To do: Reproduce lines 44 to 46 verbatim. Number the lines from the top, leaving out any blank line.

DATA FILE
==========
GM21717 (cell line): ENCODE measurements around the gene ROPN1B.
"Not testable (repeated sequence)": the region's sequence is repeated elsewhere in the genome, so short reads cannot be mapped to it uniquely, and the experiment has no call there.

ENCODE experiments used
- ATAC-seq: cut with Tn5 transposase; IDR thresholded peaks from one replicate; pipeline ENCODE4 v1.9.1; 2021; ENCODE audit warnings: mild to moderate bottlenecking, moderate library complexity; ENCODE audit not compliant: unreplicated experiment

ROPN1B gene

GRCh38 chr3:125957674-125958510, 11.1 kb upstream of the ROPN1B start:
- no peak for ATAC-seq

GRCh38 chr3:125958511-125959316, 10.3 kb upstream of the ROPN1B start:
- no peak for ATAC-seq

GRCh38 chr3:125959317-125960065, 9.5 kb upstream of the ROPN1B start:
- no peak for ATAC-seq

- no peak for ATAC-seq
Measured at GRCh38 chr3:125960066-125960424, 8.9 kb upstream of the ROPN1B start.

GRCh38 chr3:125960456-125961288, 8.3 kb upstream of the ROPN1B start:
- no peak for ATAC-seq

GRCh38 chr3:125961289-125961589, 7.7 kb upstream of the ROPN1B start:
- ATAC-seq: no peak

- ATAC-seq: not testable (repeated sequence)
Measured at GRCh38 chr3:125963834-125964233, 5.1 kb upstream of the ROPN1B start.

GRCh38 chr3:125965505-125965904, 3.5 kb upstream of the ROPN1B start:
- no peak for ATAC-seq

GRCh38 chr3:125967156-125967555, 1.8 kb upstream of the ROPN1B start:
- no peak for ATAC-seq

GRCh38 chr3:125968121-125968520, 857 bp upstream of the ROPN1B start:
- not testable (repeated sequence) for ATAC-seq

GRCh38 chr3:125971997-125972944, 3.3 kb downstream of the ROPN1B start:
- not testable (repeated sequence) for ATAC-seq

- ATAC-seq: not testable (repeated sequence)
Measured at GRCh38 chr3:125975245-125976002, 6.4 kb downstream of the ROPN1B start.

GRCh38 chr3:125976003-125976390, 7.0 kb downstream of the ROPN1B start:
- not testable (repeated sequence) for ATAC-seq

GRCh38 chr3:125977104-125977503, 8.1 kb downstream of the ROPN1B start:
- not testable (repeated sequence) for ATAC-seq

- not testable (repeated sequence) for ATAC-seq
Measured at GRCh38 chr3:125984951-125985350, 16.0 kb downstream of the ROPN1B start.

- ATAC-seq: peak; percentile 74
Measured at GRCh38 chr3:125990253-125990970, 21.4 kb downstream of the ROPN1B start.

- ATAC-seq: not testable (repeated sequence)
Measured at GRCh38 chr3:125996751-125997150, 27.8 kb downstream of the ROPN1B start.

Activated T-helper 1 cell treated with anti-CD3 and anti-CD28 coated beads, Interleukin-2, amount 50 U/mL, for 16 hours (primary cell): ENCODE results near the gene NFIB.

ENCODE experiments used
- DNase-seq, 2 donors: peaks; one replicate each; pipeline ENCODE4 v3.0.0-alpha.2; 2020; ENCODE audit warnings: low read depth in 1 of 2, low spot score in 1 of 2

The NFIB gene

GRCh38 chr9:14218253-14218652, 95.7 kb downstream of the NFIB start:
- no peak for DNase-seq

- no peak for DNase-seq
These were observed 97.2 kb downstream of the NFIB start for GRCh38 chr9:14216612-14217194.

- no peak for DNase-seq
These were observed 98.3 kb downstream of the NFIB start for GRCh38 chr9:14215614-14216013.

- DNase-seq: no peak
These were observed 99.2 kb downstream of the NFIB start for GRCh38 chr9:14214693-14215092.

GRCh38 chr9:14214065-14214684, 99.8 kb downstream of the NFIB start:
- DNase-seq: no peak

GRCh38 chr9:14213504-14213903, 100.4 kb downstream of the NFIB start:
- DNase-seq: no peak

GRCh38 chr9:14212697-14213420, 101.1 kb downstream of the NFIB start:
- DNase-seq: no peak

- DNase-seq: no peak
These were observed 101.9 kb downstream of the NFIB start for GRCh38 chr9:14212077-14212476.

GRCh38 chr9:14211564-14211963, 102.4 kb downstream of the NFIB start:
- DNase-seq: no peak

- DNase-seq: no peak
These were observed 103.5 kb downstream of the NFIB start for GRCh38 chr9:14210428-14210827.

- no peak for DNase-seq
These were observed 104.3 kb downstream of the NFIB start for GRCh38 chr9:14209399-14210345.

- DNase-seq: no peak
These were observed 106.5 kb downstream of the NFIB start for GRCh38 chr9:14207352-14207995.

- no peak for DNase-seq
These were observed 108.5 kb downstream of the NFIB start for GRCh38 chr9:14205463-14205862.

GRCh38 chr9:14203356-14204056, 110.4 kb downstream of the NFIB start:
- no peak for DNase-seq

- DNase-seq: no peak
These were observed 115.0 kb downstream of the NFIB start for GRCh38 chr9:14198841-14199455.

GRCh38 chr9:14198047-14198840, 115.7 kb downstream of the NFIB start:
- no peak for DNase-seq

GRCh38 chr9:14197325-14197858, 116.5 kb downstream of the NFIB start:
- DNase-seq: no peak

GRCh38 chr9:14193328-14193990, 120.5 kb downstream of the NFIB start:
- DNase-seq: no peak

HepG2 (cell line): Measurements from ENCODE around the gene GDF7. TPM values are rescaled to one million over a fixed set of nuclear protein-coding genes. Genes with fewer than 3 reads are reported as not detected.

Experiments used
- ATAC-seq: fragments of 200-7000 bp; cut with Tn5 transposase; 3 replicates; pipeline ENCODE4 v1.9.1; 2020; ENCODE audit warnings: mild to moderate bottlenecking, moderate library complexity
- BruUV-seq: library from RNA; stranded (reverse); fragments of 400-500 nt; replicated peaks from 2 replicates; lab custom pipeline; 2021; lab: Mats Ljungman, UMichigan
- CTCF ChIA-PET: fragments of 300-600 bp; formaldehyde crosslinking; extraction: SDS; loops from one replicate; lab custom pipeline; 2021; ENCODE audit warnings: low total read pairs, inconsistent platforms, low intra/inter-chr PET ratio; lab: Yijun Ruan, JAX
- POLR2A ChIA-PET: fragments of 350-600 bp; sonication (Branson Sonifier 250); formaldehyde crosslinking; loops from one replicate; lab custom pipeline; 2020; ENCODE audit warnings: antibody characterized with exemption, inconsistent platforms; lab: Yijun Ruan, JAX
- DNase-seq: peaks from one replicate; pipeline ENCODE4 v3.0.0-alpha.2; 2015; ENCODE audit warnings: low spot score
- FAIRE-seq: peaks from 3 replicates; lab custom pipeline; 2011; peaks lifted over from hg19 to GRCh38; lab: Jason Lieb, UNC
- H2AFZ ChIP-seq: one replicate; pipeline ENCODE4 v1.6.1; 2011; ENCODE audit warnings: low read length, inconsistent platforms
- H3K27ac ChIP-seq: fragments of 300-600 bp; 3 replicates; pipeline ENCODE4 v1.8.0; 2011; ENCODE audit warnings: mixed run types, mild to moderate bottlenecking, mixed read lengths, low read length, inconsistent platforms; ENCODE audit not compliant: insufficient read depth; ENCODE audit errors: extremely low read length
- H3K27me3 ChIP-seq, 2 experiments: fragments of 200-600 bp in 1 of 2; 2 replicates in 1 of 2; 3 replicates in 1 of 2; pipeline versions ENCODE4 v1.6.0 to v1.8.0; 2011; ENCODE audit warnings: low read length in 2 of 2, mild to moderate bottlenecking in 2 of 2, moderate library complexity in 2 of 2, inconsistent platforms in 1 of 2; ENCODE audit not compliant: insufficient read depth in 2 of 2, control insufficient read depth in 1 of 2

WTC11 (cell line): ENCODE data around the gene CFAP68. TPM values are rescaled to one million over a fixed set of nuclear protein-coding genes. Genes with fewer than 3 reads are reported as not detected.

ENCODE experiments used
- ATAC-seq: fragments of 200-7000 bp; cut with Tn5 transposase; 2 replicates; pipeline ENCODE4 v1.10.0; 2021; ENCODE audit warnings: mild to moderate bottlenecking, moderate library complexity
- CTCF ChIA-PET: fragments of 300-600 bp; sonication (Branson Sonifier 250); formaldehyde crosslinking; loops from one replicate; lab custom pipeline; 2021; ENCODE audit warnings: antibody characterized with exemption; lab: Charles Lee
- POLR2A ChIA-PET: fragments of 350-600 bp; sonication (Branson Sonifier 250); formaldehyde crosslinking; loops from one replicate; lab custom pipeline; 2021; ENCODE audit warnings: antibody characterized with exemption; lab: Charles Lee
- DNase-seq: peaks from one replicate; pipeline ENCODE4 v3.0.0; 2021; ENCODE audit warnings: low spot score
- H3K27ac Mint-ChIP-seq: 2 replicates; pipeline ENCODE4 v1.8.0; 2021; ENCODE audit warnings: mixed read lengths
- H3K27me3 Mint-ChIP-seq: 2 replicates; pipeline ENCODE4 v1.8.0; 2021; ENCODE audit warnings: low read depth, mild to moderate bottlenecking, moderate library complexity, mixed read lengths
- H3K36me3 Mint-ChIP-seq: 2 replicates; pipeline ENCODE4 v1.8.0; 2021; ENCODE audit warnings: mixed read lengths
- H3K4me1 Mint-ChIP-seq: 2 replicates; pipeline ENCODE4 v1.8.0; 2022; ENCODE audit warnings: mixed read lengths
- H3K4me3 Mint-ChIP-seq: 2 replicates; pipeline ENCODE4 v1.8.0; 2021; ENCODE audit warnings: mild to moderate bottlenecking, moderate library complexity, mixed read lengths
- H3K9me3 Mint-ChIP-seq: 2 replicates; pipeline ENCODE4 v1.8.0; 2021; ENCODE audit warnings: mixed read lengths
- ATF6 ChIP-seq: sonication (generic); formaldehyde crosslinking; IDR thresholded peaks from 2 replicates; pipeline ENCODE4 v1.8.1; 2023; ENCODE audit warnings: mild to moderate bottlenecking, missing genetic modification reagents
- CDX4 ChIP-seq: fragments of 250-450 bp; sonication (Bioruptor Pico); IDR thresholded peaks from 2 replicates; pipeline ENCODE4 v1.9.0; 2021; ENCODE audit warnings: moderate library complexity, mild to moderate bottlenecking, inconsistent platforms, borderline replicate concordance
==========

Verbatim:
GRCh38 chr9:14218253-14218652, 95.7 kb downstream of the NFIB start:
- no peak for DNase-seq

- no peak for DNase-seq